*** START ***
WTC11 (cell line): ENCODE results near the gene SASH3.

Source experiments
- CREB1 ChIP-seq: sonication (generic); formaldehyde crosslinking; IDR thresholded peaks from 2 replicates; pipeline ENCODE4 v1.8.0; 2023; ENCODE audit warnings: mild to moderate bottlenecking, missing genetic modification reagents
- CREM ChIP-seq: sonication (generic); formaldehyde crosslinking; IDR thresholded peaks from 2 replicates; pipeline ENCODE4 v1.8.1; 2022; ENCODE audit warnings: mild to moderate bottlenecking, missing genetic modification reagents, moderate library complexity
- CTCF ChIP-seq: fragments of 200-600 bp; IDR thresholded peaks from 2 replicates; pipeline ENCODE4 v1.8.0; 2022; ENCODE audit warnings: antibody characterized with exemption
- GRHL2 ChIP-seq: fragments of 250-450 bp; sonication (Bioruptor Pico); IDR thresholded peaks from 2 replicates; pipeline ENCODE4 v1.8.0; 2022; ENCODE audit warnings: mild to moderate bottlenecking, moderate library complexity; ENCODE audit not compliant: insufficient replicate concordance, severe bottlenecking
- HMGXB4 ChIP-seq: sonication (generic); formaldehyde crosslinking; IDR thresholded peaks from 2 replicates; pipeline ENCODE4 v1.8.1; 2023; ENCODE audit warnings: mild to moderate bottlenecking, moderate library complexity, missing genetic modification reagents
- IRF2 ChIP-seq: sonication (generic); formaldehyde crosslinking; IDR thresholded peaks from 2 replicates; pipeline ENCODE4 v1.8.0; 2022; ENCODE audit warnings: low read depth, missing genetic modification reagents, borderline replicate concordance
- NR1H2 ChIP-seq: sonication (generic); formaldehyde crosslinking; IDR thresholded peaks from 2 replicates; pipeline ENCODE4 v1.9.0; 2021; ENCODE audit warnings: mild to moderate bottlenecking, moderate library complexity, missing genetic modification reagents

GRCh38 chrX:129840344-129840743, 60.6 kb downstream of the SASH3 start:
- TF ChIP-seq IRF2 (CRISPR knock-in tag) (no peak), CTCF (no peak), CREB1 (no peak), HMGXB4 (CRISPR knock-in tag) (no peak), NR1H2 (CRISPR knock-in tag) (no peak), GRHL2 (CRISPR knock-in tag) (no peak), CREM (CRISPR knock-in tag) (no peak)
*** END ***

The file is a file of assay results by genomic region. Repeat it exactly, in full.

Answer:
WTC11 (cell line): ENCODE results near the gene SASH3.

Source experiments
- CREB1 ChIP-seq: sonication (generic); formaldehyde crosslinking; IDR thresholded peaks from 2 replicates; pipeline ENCODE4 v1.8.0; 2023; ENCODE audit warnings: mild to moderate bottlenecking, missing genetic modification reagents
- CREM ChIP-seq: sonication (generic); formaldehyde crosslinking; IDR thresholded peaks from 2 replicates; pipeline ENCODE4 v1.8.1; 2022; ENCODE audit warnings: mild to moderate bottlenecking, missing genetic modification reagents, moderate library complexity
- CTCF ChIP-seq: fragments of 200-600 bp; IDR thresholded peaks from 2 replicates; pipeline ENCODE4 v1.8.0; 2022; ENCODE audit warnings: antibody characterized with exemption
- GRHL2 ChIP-seq: fragments of 250-450 bp; sonication (Bioruptor Pico); IDR thresholded peaks from 2 replicates; pipeline ENCODE4 v1.8.0; 2022; ENCODE audit warnings: mild to moderate bottlenecking, moderate library complexity; ENCODE audit not compliant: insufficient replicate concordance, severe bottlenecking
- HMGXB4 ChIP-seq: sonication (generic); formaldehyde crosslinking; IDR thresholded peaks from 2 replicates; pipeline ENCODE4 v1.8.1; 2023; ENCODE audit warnings: mild to moderate bottlenecking, moderate library complexity, missing genetic modification reagents
- IRF2 ChIP-seq: sonication (generic); formaldehyde crosslinking; IDR thresholded peaks from 2 replicates; pipeline ENCODE4 v1.8.0; 2022; ENCODE audit warnings: low read depth, missing genetic modification reagents, borderline replicate concordance
- NR1H2 ChIP-seq: sonication (generic); formaldehyde crosslinking; IDR thresholded peaks from 2 replicates; pipeline ENCODE4 v1.9.0; 2021; ENCODE audit warnings: mild to moderate bottlenecking, moderate library complexity, missing genetic modification reagents

GRCh38 chrX:129840344-129840743, 60.6 kb downstream of the SASH3 start:
- TF ChIP-seq IRF2 (CRISPR knock-in tag) (no peak), CTCF (no peak), CREB1 (no peak), HMGXB4 (CRISPR knock-in tag) (no peak), NR1H2 (CRISPR knock-in tag) (no peak), GRHL2 (CRISPR knock-in tag) (no peak), CREM (CRISPR knock-in tag) (no peak)